CNET editor at large Brian Cooley stops by Lytro and meets up with CEO Ren Ng. The startup aims to reimagine photography by creating a camera that enables users to shoot an image and then focus it after. Cooley gets demonstrations of the tech that makes it possible and a look at new 3D features.
Don't blame the once-mighty company too much for its decline--it was never meant to dominate photography in the 21st century,
The slow development of interchangeable lens compact cameras, the death of the optical viewfinder, and limited adoption of new standards are perhaps the most disappointing trends in digital photography.
The end of the megapixel wars, nondestructive editing software, and high-end point-and-shoots get my votes for positive trends in digital photography.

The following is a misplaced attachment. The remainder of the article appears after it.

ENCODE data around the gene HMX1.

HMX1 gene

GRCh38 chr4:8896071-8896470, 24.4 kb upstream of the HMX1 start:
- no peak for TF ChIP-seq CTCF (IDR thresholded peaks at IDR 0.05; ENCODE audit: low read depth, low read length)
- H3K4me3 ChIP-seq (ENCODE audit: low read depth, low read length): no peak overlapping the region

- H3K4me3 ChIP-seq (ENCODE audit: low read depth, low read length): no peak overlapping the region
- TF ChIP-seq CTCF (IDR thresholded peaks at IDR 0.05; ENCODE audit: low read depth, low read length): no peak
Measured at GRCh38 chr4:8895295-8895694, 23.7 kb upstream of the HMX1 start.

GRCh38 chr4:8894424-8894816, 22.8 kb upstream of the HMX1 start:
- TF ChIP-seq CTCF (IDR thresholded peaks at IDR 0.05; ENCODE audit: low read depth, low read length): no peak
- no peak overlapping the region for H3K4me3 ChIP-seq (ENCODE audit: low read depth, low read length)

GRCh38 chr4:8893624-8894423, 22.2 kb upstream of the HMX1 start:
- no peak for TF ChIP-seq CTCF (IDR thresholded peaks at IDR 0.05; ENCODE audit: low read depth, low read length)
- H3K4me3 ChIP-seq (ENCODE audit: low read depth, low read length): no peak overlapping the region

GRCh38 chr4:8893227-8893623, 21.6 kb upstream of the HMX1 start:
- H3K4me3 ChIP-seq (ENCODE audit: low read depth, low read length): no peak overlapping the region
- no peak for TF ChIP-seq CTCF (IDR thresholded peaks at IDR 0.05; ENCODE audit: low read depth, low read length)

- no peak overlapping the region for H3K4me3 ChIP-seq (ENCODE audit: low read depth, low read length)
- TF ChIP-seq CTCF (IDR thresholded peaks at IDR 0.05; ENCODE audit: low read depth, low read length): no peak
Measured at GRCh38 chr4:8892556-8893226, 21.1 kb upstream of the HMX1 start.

The New York Times tech columnist and camera critic David Pogue's new release from O'Reilly Media, Digital Photography: The Missing Manual.
The iPhone is a much more powerful digital photography tool than most people give it credit for. This extensive look at the state of iPhone photography is recommended for people interested in that making the best out of their iPhone's camera.
Digital Infrared Photography by Cyrill Harnischmacher covers basic theory for shooting in infrared, as well as guidance on capturing images and post-processing.
Kodak debuts the V610 dual lens digital camera with bluetooth connectivity and demonstrates future technologies.
HP is touting cameras that have the ability to slim images using internal processing, before you've even gone near a computer -- but is this distorting the truth?